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Why I Don't Use Sunscreen

Last week at the pool...

Mother-in-Law: “You or the kids need any sunscreen? We’ve got some in our bag.”

Husband: “Uh, no – we’re good. Everything’s taken care of mom.”

Truth be told – we don’t use sunscreen.

Now, would I willingly divulge that information to ‘Grandma’ – hell no. Sometimes it’s just better to pretend your ‘normal’. Though, you can’t trick everyone.
- - -

As is stands, the majority of experts (including the FDA in 2007 and the National Cancer Institute) admit that there is no solid proof that using sunscreens can protect against skin cancer.[1][2][3][4]

According to research, it may do the opposite.[5][6][9][10]

Say what?!

Let me clarify exactly what is known and you determine if using sunscreen is a suitable option for you.

Type of Cancer Matters

According to an editorial published (Feb 2006) in Journal of the National Cancer Institute (JNCI):

“Solar radiation is a well-established skin carcinogen, responsible for more cancers worldwide than any other single agent.”

Now, this is true (from what we currently understand). But wait - the type of skin cancer is not clarified.

Why does that matter? Well, it matters for two reasons:

Reason One: True, solar radiation (aka, being out in the sun) may cause you to develop benign tumor cells.

The cancer that solar radiation causes is not melanoma but rather other types of benign tumors.

Reason Two: Blocking solar radiation may cause you to develop malignant tumors/cancer called melanoma.

Melanoma is the most serious and deadly form of skin cancer – it is malignant and can quickly spread to other parts of the body which often leads to death.

Melanoma is caused by lack of sunlight. This is because vitamin D (which our bodies are able to produce from exposure to UVB rays emitted by the sun) is very important in preventing melanoma.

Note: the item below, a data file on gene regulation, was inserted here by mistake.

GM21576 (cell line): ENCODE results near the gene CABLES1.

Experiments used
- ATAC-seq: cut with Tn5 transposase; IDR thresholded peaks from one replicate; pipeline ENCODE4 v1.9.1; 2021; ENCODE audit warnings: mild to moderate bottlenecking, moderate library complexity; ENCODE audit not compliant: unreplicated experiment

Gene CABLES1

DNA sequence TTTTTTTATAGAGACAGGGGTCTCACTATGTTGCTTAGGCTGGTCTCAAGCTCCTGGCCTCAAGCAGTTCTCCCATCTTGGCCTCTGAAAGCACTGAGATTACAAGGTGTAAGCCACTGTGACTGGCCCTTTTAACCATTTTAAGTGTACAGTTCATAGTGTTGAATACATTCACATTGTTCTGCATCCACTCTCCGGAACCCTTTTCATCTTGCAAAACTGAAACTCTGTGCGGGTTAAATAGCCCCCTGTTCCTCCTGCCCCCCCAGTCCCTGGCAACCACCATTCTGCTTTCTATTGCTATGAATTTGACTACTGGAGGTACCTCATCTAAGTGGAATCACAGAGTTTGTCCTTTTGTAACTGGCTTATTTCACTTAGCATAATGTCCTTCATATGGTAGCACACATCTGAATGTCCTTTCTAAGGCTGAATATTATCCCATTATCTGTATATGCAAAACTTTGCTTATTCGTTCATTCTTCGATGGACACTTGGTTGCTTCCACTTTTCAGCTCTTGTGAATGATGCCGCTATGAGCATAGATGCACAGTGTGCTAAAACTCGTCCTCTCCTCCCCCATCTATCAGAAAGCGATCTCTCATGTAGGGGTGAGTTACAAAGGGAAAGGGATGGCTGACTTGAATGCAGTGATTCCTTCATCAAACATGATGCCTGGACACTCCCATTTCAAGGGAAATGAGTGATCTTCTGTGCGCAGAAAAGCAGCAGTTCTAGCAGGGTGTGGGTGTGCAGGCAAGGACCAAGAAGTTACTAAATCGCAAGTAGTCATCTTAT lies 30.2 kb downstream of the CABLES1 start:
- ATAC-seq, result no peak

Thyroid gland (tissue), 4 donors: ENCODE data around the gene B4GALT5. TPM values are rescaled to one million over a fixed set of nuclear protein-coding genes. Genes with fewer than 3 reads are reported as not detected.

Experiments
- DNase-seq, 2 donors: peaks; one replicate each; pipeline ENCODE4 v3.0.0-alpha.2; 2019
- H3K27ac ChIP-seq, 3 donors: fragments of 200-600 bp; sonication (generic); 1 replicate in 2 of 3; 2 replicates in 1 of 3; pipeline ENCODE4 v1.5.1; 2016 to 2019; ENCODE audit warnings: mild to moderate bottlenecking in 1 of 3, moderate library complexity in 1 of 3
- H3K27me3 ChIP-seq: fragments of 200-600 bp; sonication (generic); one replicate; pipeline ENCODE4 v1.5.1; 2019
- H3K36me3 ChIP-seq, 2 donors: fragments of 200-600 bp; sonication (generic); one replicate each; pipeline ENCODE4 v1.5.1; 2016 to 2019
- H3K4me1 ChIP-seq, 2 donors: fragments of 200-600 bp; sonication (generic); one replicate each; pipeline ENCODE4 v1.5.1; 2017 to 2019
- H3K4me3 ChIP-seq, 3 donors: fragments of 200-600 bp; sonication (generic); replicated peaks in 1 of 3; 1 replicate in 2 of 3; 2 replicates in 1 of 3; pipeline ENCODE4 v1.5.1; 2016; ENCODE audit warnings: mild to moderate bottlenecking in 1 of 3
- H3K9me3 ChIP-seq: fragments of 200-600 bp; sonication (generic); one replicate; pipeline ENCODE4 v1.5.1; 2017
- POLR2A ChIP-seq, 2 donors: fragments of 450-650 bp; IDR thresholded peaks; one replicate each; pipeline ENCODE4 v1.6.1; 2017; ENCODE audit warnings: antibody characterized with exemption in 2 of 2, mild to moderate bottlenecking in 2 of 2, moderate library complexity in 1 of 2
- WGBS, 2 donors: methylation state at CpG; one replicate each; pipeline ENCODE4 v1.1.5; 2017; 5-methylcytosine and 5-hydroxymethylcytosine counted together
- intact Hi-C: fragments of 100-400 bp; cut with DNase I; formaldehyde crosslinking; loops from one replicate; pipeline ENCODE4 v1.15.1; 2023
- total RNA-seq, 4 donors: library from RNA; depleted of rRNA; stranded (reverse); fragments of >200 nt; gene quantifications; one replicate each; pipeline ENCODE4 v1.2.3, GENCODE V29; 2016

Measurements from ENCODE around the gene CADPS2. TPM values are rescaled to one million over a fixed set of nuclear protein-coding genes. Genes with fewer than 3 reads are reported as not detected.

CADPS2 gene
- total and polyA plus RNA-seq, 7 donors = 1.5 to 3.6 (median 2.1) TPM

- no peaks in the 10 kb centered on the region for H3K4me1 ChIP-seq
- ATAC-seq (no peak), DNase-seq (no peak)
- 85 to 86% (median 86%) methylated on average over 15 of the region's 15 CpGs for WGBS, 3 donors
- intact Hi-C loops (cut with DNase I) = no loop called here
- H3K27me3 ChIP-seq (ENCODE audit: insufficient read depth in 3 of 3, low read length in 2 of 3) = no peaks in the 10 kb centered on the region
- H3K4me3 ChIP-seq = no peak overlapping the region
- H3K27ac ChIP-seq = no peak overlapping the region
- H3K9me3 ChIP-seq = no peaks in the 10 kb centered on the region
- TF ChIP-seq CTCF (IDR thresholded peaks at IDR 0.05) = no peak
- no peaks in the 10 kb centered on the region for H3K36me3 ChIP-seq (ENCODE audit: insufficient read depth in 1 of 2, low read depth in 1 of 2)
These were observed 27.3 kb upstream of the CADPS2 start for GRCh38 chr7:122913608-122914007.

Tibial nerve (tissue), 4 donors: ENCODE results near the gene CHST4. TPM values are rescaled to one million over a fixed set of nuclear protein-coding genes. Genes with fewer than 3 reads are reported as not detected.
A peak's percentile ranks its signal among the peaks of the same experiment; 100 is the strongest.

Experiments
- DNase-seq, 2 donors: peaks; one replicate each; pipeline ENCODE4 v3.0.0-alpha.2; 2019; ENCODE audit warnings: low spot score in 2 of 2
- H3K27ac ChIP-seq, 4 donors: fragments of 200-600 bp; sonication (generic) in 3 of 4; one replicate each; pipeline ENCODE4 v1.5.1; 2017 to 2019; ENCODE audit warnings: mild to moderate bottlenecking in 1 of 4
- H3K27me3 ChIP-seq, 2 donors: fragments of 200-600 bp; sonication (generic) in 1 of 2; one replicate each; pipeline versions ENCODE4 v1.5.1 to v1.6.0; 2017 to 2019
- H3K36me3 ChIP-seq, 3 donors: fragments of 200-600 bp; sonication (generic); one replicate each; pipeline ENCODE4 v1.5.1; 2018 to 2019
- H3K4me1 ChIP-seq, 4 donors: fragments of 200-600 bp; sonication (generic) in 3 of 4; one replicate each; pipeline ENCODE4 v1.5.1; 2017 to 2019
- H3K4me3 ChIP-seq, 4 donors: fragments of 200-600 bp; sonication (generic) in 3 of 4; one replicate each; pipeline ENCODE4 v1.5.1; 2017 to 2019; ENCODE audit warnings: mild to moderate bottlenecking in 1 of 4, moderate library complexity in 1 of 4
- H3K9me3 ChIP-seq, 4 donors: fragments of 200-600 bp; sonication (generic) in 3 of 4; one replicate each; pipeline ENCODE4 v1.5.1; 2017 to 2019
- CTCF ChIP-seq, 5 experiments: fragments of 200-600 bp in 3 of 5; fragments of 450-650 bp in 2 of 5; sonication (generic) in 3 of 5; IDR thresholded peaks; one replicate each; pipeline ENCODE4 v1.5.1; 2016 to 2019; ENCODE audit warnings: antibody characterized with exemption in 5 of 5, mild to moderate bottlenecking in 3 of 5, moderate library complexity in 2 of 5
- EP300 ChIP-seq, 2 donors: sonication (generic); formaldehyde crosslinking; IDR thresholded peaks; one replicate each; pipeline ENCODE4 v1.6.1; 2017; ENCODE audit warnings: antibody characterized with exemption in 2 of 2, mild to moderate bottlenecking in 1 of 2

Vitamin D production is blocked by sunscreen over a SPF of 8 

In the same editorial mentioned above, the authors admit:

“Evidence is beginning to emerge that sunlight exposure, particularly as it relates to vitamin D synthesized in the skin under the influence of solar radiation, might have a beneficial influence for certain cancers.”

Vitamin D, Sunscreen and Cancer

Why does sunlight exposure benefit us and reduce the rate of the more deadly cancer – melanoma? This is because sunlight (UVB rays) stimulates production of vitamin D in the skin.

Vitamin D has been
shown to prevent all cancers in women (breast cancer, colon cancer, cervical cancer, lung cancer, brain tumors, multiple myeloma…etc). The use of sunscreen with as little as SPF8 blocks up to 95% of vitamin D production.[7][8]

Unlike other vitamins, vitamin D is attained primarily through ultraviolet exposure alone. Although some foods such as anglefish liver, cow’s blood (no joke) and high-vitamin cod liver oil (HVCLO) do contain the highest sources for vitamin D – I’m going to go out on a limb and say most of us aren’t eating these foods regularly.

Combine the lack of intake in vitamin D foods and the habitual use of high-SPF sunscreen and you get a recipe for increasing your risk of cancer.

Carcinogenic Ingredients in Your Sunscreen

Vitamin A

Approximately half of all sunscreens on the market contain vitamin A (derivatives such as retinol and retinyl palmitate). According to studies completed in 2009 by the FDA, these ingredients are photocarcinogenic. This means that they become toxic when exposed to sunlight - causing tumors and lesions over 20% faster than if you are lucky enough to have a sunscreen without these derivatives.[9][10]